Sheriff Mark Garber has been using the company’s video footage in his office’s investigations for the past couple of years with no formal contract in place, spokesman John Mowell confirms. 

“There are redactions all over the place,” says Councilman Glenn Lazard. “What’s redacted? That could change the whole meaning of the entire thing.”

Assistant City-Parish Attorney Mike Hebert cited an exemption in Louisiana’s public records law for “security procedures” in explaining the redactions on the copy of the public contract provided to The Current. 

Such exemptions, if proper in this instance, would not apply to the City Council.  

This is not how camera security contracting went down in the past. When Lafayette Consolidated Government was drafting the contract with Redflex Traffic Systems in 2007 to provide speed and red light cameras — only after companies submitted proposals for the work — members of the then-consolidated council played an active role, recalls former Councilman Bruce Conque. “Not only were we able to review and approve the contract, several of us were part of the research effort,” Conque says.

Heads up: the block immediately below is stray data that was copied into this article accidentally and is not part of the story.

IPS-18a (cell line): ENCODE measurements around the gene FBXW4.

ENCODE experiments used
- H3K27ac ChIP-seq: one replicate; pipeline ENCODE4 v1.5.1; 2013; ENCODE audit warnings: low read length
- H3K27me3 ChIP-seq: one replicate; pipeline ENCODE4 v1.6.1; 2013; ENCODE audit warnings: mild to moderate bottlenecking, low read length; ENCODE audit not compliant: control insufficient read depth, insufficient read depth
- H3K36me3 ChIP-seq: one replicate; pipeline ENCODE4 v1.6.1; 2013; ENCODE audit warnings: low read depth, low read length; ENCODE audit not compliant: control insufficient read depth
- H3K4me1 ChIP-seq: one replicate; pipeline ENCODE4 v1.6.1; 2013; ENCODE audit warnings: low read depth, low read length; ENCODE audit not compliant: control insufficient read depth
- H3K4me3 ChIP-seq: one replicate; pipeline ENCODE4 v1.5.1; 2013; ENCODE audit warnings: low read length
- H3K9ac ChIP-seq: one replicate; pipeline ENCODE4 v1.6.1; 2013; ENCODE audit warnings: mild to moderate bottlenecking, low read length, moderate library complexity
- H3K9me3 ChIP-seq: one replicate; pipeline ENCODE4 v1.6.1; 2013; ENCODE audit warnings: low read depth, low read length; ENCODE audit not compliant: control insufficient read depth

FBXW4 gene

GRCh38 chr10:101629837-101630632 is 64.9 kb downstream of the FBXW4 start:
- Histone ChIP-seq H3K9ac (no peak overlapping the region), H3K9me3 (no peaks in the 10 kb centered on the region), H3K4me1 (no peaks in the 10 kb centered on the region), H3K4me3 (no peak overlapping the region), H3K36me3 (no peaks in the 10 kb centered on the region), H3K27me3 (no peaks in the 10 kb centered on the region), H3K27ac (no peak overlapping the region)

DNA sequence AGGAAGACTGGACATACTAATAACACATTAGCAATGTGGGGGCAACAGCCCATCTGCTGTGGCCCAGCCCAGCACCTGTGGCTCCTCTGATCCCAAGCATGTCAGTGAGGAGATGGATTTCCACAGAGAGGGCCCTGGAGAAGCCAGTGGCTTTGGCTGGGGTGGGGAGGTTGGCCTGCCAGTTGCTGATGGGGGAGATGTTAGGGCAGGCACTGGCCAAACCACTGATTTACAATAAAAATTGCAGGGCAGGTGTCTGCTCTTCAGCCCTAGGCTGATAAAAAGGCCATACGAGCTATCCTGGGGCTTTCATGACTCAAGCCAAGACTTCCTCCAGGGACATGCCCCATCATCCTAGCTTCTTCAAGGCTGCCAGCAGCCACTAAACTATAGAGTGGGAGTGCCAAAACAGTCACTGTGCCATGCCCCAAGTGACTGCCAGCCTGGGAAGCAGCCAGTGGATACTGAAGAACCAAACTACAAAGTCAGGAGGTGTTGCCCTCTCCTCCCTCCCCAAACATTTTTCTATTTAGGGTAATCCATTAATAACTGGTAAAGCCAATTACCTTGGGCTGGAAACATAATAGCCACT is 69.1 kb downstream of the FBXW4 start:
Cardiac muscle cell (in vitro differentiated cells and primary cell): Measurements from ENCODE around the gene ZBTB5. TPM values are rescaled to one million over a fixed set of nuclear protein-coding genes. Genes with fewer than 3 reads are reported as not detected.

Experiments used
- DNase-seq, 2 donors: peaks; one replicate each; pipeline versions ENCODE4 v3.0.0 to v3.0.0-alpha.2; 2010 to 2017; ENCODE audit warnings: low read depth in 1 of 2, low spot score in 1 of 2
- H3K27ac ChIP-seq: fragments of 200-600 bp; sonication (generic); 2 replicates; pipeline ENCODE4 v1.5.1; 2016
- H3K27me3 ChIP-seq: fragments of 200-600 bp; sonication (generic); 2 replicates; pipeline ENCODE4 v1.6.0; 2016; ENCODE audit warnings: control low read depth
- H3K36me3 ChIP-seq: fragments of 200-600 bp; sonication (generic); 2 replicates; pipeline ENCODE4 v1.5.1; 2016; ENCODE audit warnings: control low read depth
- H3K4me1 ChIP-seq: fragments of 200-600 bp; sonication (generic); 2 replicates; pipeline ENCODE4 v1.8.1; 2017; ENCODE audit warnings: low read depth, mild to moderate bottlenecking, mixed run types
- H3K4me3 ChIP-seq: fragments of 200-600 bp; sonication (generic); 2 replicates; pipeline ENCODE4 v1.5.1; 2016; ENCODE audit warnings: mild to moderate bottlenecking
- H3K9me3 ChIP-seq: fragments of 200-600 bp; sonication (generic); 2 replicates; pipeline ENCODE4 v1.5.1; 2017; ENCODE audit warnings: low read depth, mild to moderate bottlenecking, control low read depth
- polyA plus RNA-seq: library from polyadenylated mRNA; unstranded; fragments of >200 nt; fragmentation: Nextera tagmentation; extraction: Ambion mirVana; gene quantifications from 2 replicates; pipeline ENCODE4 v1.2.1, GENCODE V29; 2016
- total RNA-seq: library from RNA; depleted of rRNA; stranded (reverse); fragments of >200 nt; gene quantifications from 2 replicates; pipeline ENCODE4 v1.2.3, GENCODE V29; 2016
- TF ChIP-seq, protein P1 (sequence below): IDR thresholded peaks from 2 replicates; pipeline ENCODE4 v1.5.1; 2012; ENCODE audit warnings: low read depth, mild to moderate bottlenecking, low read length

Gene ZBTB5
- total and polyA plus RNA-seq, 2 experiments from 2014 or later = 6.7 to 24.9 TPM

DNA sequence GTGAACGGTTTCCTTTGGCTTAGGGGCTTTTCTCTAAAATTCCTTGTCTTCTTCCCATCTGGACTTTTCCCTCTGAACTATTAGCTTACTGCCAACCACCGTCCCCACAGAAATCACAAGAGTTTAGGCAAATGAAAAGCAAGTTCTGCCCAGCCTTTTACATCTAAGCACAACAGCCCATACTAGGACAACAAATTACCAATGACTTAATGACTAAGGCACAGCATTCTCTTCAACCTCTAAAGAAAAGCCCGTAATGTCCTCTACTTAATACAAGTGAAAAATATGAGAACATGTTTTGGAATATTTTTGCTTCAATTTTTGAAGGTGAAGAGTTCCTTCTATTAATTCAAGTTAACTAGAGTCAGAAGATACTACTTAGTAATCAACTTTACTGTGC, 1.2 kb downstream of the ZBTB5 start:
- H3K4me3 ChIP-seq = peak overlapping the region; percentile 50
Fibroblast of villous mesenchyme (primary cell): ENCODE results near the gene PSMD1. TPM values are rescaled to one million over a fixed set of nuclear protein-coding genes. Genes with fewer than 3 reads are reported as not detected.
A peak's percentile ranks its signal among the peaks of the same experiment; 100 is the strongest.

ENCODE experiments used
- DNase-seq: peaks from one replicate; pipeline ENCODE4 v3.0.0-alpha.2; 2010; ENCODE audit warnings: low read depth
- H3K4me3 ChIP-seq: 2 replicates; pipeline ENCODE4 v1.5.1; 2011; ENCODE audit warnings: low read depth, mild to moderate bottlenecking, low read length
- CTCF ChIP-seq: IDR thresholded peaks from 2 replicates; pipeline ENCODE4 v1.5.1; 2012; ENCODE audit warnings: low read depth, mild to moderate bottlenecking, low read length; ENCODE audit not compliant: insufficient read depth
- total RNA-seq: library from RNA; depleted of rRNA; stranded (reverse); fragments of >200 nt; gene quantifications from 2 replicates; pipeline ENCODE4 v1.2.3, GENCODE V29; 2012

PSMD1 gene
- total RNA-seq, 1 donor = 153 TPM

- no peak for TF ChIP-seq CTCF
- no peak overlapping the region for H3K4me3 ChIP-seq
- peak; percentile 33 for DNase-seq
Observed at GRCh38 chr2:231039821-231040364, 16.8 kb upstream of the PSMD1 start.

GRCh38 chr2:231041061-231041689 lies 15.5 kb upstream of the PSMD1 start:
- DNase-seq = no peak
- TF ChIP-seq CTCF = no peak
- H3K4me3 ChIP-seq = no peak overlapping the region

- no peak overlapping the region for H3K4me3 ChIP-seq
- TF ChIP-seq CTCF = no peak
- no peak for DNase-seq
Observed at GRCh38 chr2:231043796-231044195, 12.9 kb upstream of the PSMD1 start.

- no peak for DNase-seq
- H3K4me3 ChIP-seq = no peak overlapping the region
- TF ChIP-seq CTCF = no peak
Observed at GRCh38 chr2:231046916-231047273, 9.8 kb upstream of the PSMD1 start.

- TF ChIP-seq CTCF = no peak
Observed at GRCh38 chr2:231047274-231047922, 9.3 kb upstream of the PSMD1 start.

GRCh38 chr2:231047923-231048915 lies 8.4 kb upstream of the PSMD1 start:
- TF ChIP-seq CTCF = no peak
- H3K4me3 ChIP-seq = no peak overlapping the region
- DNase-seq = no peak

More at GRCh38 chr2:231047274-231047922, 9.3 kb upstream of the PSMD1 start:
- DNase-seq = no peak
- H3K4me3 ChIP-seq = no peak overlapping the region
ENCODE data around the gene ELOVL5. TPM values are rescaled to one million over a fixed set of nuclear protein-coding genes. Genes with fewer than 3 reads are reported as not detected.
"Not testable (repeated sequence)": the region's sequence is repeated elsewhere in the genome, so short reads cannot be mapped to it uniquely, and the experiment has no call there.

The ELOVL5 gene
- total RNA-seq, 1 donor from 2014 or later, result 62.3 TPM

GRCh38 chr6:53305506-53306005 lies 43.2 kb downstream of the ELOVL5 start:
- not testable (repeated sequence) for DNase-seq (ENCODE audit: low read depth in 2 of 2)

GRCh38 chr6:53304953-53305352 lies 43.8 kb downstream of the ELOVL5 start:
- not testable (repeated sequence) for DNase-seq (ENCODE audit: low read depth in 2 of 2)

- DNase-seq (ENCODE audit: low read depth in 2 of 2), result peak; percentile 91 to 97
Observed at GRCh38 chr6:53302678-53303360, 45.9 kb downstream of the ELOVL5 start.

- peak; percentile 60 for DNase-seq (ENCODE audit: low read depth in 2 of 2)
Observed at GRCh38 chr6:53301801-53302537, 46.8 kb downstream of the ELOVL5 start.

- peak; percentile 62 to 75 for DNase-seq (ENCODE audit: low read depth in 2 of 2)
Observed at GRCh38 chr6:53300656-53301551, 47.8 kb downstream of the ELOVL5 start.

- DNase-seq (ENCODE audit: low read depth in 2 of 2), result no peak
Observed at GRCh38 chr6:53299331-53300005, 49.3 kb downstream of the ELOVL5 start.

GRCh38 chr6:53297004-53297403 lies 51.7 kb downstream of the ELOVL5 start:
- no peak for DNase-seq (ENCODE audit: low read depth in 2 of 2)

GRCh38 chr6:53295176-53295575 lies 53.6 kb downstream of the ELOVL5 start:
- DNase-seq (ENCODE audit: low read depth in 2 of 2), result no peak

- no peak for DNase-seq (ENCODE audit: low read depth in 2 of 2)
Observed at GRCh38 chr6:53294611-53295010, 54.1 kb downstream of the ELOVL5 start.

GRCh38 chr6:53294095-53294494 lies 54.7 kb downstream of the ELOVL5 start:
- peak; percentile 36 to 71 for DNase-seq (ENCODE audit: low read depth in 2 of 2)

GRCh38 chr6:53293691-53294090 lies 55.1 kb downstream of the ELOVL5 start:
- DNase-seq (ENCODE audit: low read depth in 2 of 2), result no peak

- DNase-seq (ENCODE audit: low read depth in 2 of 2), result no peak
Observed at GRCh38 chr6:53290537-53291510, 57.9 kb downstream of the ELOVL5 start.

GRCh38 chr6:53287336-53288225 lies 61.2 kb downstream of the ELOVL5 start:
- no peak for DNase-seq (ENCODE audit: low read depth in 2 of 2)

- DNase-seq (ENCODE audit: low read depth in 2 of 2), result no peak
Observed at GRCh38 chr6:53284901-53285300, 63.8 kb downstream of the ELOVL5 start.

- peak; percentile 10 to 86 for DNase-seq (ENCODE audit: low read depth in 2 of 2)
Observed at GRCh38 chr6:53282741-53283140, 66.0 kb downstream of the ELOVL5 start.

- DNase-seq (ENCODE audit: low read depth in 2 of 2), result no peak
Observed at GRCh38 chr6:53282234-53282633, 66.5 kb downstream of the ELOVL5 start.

Former Mayor-President Joel Robideaux eliminated the RedFlex program — which for years had been wildly controversial — in 2017 when the contract expired, vowing at the time that a partial replacement contract to put cameras in school zones would go before the council. 

The Lafayette Police Department owns surveillance cameras it purchased in 2015. The appropriation was approved by the council at the time, including a recurring budget item for camera maintenance. Logan, the city-parish attorney, cites that maintenance line item in arguing the mayor-president could sign off on the agreement without the council. But the terms of the contract resemble a franchise agreement, which would normally require an ordinance to execute.

Council members aren’t buying Logan’s camera “maintenance” argument. Both Cook and Lazard, a lawyer, question the administration’s justification for foregoing council approval.

“It’s not going to fly with me,” says Lazard. “I think it is a franchise agreement, and it should have been an ordinance. On the surface, I can tell you I’m uncomfortable with it.”